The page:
ICT PPPs differ from those in other infrastructure sectors. Though PPPs are still an effective way of using scarce public funds to catalyze and “crowd-in” private sector participation and financing, each project needs to be looked at individually, while paying close attention to risk allocation.

Although PPPs are at their core an assignment of risk between private sector and public sector parties, these agreements also define governance arrangements. For PPPs in information and communications technology (including telecommunications), or ICT, the governance arrangements ensure fair competition and open access. This is an area where PPPs in ICTs differ from PPPs in other infrastructure sectors.

Most countries have telecommunications legislation and a sector regulator to ensure efficiency and fair competition in the provision of infrastructure and services. Generally, regulated industries such as ICT require different levels of oversight from the PPP regulator. Governments must be careful to limit the opportunity for regulatory arbitrage among the PPP and sector regulators by market players, ensuring that the regulatory oversight of the telecom regulator does not conflict with that of the PPP supervisor and vice versa.

PPPs in Telecom

In telecom, PPPs are often used for the financing, installation, and operation of infrastructure (typically fiber optic broadband, both terrestrial and submarine), and the provision of services that use the infrastructure. The contracts are typically “transactional”—they involve setting up joint ventures, sometimes through a corporate vehicle and sometimes via contract for the express purposes of the project.

For example, the Africa Connects Europe (ACE) submarine cable consortium is not an entity, but a joint venture (JV) by contract. Of the 20+ members of ACE, consortium members who are benefitting from World Bank financing are using PPPs for the construction of domestic infrastructure and the distribution of broadband capacity locally, mostly in the form of corporate JVs that include shareholder agreements and articles of incorporation or the equivalent.

Some elements of the corporate JV type of PPP that the ACE agreements incorporate are worth noting:

  • Entry, exit, and continuity: Provisions regarding entry and exit from the venture, including the rights of first refusal upon exit, should be considered. The JV PPP should also include appropriate provisions that give the parties incentives to continue in the venture. These could include spacing out investment obligations throughout the rollout of the project (as opposed to allowing private participants to “back-load” their investment after public sector money is invested).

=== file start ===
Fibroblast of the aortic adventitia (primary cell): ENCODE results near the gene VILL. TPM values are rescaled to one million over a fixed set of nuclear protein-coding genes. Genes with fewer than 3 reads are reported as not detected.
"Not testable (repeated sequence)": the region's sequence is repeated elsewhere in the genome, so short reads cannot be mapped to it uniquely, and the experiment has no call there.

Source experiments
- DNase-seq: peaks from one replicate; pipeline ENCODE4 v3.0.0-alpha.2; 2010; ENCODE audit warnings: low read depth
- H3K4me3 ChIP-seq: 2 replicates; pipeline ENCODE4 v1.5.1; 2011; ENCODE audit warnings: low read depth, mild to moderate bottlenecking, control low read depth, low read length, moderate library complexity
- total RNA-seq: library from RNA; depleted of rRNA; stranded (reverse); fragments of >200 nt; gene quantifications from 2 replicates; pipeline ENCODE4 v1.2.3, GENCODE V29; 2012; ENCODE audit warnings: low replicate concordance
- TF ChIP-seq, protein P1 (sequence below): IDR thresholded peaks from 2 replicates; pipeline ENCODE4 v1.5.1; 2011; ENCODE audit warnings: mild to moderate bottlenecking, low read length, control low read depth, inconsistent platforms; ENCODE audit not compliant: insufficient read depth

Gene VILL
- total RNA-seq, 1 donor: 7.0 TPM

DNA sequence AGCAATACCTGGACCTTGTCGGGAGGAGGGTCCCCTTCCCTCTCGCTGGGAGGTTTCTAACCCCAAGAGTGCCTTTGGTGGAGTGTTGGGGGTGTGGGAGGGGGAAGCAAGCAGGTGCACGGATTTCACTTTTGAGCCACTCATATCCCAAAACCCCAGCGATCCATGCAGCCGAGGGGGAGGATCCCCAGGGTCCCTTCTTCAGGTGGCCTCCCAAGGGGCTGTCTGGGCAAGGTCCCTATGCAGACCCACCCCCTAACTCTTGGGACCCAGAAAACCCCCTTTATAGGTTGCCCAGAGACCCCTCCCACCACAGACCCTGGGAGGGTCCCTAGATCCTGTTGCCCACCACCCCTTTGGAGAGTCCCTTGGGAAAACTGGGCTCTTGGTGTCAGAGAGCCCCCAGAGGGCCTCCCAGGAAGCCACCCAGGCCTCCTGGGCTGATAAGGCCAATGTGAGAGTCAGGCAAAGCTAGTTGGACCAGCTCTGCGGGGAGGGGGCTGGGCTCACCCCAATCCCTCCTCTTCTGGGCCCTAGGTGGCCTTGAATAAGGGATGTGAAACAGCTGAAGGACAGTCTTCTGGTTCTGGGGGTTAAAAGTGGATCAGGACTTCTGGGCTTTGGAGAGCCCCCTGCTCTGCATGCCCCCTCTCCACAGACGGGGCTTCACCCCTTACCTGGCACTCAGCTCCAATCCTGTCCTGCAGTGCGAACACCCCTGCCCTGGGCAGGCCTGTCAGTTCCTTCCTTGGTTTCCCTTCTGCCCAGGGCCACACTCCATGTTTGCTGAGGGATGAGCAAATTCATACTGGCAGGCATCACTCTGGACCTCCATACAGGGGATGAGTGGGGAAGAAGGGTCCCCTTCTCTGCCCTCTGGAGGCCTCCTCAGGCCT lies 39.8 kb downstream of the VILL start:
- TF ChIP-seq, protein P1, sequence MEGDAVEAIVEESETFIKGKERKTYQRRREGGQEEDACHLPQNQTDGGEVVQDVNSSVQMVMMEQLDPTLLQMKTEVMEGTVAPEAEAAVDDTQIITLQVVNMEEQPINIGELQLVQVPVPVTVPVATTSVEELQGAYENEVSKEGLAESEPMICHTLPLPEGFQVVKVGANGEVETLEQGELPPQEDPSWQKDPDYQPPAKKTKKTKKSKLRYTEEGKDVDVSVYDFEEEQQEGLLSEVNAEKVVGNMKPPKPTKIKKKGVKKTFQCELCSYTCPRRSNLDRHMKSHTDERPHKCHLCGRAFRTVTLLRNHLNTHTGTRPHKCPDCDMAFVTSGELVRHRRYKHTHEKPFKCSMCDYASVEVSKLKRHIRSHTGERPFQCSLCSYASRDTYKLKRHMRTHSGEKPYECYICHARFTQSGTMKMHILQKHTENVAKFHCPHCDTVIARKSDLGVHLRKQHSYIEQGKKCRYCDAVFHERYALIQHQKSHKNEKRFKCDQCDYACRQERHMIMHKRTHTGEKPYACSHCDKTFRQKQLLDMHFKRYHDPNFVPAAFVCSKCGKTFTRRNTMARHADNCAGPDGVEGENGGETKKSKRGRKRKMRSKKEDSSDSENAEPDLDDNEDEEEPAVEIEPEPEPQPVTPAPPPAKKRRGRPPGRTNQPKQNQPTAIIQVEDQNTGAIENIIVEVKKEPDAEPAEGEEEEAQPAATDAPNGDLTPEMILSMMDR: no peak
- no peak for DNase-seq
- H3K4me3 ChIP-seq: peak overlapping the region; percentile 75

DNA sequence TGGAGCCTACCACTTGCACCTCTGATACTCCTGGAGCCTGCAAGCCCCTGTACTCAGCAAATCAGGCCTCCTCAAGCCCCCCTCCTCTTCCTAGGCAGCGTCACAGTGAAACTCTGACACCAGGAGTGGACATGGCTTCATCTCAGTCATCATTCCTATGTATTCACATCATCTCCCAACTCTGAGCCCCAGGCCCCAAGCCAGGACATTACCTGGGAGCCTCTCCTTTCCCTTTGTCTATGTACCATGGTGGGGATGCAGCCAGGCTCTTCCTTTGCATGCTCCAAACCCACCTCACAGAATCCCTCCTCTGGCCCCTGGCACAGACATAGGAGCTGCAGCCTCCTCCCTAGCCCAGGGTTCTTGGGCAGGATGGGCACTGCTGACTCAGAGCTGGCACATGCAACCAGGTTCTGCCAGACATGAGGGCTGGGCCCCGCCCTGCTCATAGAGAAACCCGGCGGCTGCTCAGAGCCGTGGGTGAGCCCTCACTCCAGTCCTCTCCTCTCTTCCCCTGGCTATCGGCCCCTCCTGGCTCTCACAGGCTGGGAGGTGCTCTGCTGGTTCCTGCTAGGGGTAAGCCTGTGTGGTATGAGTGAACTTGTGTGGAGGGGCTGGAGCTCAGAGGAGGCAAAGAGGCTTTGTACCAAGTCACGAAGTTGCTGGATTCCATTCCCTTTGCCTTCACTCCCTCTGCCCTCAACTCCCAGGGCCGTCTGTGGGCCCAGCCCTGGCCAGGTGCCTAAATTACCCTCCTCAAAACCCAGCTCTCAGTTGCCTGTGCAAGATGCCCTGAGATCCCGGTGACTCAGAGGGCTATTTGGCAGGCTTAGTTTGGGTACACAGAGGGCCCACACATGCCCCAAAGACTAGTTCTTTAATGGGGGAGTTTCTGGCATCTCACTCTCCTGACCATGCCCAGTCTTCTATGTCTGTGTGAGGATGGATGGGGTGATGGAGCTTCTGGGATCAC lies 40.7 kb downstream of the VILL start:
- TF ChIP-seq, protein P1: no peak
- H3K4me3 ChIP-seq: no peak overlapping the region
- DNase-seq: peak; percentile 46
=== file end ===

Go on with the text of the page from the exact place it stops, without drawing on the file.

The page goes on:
• Open access and fair competition: JV PPP contracts address the governance of the venture, including, critically, issues of open access and fair competition. For added protection, material decisions affecting open access and fair competition could be given “super-majority” voting rights in the consortium documentation. This gives minority participants (usually the government entity) rights to ensure that the public policy objectives that the venture was set up to achieve are respected.
  • Downstream arrangements: The contract should also consider the need for the JV to enter into further downstream arrangements, including financing and construction of infrastructure, obtaining operational licenses, and even “outsourcing” the network operations functions to third parties.

PPPs in e-Government

While some of the legal arrangements for e-government projects may include the purchase of hardware and software from vendors for running government databases, or outsourcing contracts with other vendors to run systems on behalf of governmental entities, these arrangements are qualitatively different than the transactional PPPs typical in telecommunications. An e-government contract is a long term, ongoing relationship typified by the transfer of some governmental function to a private party. The PPP contract focuses on the service-level aspects of the activity, shifting risk and liability to the private provider that is performing a function on behalf of a governmental entity.

The financial aspects of these contracts are very different from those in the telecom infrastructure context. While there is an element of investment, the main distinguishing factor is the ongoing provision of service. Accordingly, the financing of these PPPs may also include financing by the government of the service provider through ongoing operational revenues via license fees, or using revenues generating from provision of the service. Though these differences may seem minor at first, each one creates a set of circumstances that deserves close attention to result in a successful project.

For a set of materials on Telecom and ICT frameworks, laws, regulations, toolkits and other reference, visit the Public-Private Partnerships Infrastructure Resource Center.